Many Fridges, Freezers Soon to be Outlawed in Michigan
In an effort to help the environment and homeowners' finances, many types of refrigerators and freezers will soon be outlawed in the state of Michigan and around the country.
This is due to a new rule announced by the Biden Administration just before the New Year that will impose stricter energy standards for residential refrigerators, freezers and combo appliances.
The U.S. Department of Energy (DOE) projects the move will save American households and businesses a collective $5 billion per year on utility bills while also cutting energy waste and harmful carbon pollution.
The type of appliances impacted are generally older refrigerators and freezers that were built to a different energy standard which hasn't been updated in over a decade. The new standard adopted by the DOE requires compliance by the appliances by either the end of January 2029 or 2030, depending on the configuration of the appliance.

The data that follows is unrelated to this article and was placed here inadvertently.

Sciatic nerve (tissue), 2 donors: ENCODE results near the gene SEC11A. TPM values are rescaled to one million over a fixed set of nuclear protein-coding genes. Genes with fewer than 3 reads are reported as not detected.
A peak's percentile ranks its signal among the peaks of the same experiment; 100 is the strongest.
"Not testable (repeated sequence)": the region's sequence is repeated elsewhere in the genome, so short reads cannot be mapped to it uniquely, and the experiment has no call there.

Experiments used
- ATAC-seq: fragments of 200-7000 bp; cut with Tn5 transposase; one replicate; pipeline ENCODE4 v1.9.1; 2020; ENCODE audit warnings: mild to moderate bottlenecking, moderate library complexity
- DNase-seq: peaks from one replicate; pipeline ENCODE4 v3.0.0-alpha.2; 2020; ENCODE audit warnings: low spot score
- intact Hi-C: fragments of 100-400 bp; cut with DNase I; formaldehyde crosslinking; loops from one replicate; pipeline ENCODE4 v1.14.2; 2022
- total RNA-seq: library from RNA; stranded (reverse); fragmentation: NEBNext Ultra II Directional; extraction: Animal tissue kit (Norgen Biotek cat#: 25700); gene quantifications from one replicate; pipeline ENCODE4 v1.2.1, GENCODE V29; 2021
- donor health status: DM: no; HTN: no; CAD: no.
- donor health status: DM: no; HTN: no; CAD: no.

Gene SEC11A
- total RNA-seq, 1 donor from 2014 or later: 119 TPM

“Today’s announcement is a testament to the Biden-Harris Administration's commitment to lowering utility costs for working families, which is helping to simultaneously strengthen energy independence and combat the climate crisis,” said U.S. Secretary of Energy Jennifer M. Granholm via a press release. “DOE will continue to move quickly in 2024—together with our industry partners and stakeholders—to update and strengthen outdated energy efficiency standards, which is critical to innovation, more consumer options, and healthier communities.”
The DOE estimates that the energy saving by this change over 30 years is equal to 5.6 quadrillion British thermal units, which "represents a savings of 11% relative to the energy use of products currently on the market." This means consumers could save an estimated $36.4 billion over 30 years while also reducing cumulative emissions at nearly 101 million metric tons of carbon dioxide, which is an amount equal to roughly 12.7 million homes' combined annual emissions.
This website outlines how to go about upgrading appliances to meet these new standards as well as other ways to cut energy costs with cleaner and more efficient options.
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